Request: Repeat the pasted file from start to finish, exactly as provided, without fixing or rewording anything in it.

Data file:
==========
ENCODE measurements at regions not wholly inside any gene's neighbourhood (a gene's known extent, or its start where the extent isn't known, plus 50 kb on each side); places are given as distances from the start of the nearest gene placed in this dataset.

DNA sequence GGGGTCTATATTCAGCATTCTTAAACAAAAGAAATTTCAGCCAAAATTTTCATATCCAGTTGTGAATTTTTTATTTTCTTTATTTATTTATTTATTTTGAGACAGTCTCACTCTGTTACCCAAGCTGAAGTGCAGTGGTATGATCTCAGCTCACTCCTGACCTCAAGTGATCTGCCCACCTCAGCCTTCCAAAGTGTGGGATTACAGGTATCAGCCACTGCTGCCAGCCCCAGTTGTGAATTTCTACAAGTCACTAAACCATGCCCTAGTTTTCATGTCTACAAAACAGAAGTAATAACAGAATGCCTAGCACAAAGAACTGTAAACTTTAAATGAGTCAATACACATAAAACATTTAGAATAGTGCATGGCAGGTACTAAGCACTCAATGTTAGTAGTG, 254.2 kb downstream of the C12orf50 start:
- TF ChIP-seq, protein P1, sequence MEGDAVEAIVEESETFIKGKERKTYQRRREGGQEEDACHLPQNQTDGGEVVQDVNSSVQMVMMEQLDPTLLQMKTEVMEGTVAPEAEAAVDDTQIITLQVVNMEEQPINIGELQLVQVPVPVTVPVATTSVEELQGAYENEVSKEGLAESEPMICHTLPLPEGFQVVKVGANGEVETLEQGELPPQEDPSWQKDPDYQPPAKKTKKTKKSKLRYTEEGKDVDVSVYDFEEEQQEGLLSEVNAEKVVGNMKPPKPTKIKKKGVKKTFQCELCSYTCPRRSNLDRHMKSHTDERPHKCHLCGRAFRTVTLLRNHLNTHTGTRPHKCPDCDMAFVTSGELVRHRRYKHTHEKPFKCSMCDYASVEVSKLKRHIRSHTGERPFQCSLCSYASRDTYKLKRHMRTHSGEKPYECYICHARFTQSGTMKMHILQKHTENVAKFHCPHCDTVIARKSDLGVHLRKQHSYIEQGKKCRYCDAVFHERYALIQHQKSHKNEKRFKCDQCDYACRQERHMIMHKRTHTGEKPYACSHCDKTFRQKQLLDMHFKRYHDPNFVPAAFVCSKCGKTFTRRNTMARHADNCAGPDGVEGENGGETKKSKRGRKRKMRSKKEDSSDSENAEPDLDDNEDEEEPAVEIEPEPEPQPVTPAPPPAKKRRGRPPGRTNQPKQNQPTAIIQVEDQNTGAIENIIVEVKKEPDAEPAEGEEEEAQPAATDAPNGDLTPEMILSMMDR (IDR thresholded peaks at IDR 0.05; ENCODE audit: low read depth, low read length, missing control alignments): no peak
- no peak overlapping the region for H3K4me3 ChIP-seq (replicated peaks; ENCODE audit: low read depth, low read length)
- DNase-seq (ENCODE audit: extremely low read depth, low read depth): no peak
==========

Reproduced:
ENCODE measurements at regions not wholly inside any gene's neighbourhood (a gene's known extent, or its start where the extent isn't known, plus 50 kb on each side); places are given as distances from the start of the nearest gene placed in this dataset.

DNA sequence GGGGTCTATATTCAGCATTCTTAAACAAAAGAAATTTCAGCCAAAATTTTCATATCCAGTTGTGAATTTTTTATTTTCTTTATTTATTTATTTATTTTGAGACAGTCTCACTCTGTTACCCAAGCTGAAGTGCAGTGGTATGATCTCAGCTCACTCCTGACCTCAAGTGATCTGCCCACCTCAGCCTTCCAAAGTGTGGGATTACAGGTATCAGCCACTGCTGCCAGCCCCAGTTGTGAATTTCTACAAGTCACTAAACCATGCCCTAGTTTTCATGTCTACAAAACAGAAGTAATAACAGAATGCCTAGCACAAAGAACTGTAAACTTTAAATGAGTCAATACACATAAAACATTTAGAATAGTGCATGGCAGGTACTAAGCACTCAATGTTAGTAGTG, 254.2 kb downstream of the C12orf50 start:
- TF ChIP-seq, protein P1, sequence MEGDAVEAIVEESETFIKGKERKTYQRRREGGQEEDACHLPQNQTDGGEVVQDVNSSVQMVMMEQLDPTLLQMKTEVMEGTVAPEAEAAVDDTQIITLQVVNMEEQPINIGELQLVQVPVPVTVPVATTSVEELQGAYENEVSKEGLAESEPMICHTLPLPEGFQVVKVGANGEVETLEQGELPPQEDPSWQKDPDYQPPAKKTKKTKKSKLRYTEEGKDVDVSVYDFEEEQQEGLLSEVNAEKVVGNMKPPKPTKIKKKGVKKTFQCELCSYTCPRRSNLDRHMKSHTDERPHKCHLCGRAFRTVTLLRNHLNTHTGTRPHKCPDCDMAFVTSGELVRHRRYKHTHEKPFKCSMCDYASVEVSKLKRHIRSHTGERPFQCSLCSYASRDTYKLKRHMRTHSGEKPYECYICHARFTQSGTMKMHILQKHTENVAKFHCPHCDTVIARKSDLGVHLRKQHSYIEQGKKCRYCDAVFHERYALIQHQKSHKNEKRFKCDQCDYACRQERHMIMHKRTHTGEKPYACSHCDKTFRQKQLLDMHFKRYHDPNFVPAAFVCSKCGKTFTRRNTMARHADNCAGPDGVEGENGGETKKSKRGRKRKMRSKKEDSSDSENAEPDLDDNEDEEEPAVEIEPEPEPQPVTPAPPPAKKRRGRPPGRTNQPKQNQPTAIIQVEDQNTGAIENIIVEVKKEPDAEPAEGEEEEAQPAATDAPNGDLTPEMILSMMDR (IDR thresholded peaks at IDR 0.05; ENCODE audit: low read depth, low read length, missing control alignments): no peak
- no peak overlapping the region for H3K4me3 ChIP-seq (replicated peaks; ENCODE audit: low read depth, low read length)
- DNase-seq (ENCODE audit: extremely low read depth, low read depth): no peak